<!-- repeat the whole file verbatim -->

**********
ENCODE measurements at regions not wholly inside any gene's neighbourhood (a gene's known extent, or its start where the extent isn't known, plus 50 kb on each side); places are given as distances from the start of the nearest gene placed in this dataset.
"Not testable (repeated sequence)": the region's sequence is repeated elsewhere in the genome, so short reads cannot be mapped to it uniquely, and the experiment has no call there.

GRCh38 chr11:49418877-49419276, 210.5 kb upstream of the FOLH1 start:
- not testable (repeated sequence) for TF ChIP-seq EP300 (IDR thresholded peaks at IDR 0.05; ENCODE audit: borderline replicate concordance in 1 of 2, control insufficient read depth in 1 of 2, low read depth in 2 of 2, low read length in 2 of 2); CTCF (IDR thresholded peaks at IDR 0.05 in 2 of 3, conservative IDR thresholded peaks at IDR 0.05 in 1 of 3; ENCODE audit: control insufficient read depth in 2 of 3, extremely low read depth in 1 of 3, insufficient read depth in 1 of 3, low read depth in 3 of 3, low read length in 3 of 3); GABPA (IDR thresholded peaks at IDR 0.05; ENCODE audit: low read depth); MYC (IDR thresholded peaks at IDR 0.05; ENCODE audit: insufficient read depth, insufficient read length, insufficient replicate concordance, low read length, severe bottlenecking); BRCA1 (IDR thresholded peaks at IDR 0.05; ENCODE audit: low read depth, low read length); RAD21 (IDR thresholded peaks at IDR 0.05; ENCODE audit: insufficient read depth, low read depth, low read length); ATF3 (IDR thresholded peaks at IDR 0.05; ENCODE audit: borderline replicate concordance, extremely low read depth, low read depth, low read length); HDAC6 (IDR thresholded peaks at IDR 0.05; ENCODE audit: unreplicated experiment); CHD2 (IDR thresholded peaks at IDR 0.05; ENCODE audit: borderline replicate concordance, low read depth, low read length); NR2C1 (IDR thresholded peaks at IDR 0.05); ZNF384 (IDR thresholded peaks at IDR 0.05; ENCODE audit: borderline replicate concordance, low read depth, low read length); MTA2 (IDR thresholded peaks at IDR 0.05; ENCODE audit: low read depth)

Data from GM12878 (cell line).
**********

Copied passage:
ENCODE measurements at regions not wholly inside any gene's neighbourhood (a gene's known extent, or its start where the extent isn't known, plus 50 kb on each side); places are given as distances from the start of the nearest gene placed in this dataset.
"Not testable (repeated sequence)": the region's sequence is repeated elsewhere in the genome, so short reads cannot be mapped to it uniquely, and the experiment has no call there.

GRCh38 chr11:49418877-49419276, 210.5 kb upstream of the FOLH1 start:
- not testable (repeated sequence) for TF ChIP-seq EP300 (IDR thresholded peaks at IDR 0.05; ENCODE audit: borderline replicate concordance in 1 of 2, control insufficient read depth in 1 of 2, low read depth in 2 of 2, low read length in 2 of 2); CTCF (IDR thresholded peaks at IDR 0.05 in 2 of 3, conservative IDR thresholded peaks at IDR 0.05 in 1 of 3; ENCODE audit: control insufficient read depth in 2 of 3, extremely low read depth in 1 of 3, insufficient read depth in 1 of 3, low read depth in 3 of 3, low read length in 3 of 3); GABPA (IDR thresholded peaks at IDR 0.05; ENCODE audit: low read depth); MYC (IDR thresholded peaks at IDR 0.05; ENCODE audit: insufficient read depth, insufficient read length, insufficient replicate concordance, low read length, severe bottlenecking); BRCA1 (IDR thresholded peaks at IDR 0.05; ENCODE audit: low read depth, low read length); RAD21 (IDR thresholded peaks at IDR 0.05; ENCODE audit: insufficient read depth, low read depth, low read length); ATF3 (IDR thresholded peaks at IDR 0.05; ENCODE audit: borderline replicate concordance, extremely low read depth, low read depth, low read length); HDAC6 (IDR thresholded peaks at IDR 0.05; ENCODE audit: unreplicated experiment); CHD2 (IDR thresholded peaks at IDR 0.05; ENCODE audit: borderline replicate concordance, low read depth, low read length); NR2C1 (IDR thresholded peaks at IDR 0.05); ZNF384 (IDR thresholded peaks at IDR 0.05; ENCODE audit: borderline replicate concordance, low read depth, low read length); MTA2 (IDR thresholded peaks at IDR 0.05; ENCODE audit: low read depth)

Data from GM12878 (cell line).